Amanda Ross's death will not be in vain if it brings about stronger protections for battered women.
And there is plenty more Kentucky can do.
At a time when increasing numbers of victims are seeking shelter, and staying in shelters longer, there is no corresponding increase in funding.
The courts and law enforcement still don't take domestic violence seriously in too many places in Kentucky.
And the legislature has yet to extend domestic violence protections to unmarried couples unless they have lived together.
Ross, 29, was a vivacious, well-educated professional from a prominent family. That she sought protection from domestic violence shows it really can happen to anyone.
Her ex-fiance, Steve Nunn, a former legislator and son of a governor, is charged with fatally shooting her in the gated parking lot of her Lexington townhouse.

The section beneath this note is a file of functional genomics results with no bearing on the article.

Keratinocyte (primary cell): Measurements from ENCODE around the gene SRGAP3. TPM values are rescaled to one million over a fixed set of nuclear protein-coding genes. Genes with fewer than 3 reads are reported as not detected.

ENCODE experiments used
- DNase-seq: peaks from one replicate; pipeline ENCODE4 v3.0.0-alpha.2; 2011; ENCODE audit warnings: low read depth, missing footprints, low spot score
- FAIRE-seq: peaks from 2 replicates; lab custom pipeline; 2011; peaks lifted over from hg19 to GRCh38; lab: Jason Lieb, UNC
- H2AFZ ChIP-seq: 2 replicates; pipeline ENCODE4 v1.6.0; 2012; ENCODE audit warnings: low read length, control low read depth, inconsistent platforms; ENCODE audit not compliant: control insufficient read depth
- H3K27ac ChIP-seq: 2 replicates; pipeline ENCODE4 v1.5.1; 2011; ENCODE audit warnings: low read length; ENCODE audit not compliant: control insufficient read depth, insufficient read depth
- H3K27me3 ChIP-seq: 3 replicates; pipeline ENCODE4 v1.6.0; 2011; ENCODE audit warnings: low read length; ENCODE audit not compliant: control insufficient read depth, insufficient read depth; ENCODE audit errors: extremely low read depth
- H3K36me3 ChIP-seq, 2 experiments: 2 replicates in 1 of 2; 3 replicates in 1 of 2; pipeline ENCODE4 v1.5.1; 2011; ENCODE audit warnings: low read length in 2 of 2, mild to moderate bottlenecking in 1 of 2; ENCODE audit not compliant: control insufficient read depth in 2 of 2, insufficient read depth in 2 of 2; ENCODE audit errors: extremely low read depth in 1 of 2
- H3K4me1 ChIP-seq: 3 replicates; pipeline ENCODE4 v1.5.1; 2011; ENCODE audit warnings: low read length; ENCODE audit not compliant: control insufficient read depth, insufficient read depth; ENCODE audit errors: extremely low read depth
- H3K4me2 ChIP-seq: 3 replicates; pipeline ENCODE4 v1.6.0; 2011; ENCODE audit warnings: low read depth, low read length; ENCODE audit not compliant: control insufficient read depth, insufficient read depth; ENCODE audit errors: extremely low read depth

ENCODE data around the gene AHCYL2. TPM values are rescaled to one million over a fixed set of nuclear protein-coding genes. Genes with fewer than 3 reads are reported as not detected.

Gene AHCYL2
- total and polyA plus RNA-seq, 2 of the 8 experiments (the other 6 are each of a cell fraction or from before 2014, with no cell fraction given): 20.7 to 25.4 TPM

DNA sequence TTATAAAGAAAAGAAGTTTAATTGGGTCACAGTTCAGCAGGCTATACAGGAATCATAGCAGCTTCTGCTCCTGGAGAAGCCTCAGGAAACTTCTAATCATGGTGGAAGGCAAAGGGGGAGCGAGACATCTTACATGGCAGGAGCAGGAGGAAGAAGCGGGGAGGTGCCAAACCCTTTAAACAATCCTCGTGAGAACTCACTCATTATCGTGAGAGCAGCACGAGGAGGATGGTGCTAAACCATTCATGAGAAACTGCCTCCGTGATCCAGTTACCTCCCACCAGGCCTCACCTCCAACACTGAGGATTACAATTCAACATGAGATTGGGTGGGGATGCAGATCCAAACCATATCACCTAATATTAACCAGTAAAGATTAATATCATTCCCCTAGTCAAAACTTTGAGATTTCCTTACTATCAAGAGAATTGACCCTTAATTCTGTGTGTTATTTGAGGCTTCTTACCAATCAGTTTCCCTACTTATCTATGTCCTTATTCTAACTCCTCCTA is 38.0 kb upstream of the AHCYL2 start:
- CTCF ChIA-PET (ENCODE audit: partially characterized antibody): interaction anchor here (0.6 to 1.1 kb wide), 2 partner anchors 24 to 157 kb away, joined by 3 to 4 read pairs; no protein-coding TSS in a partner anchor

Across Kentucky, women who have far fewer resources are struggling to escape beatings and threats. Since 2001, at least four — Amy Davis, Dorene Seidl, Adrian Radford and Patricia Searcy — have been gunned down by men who were not supposed to have weapons because they were under domestic violence orders.
To read the complete editorial, visit The Lexington Herald-Leader.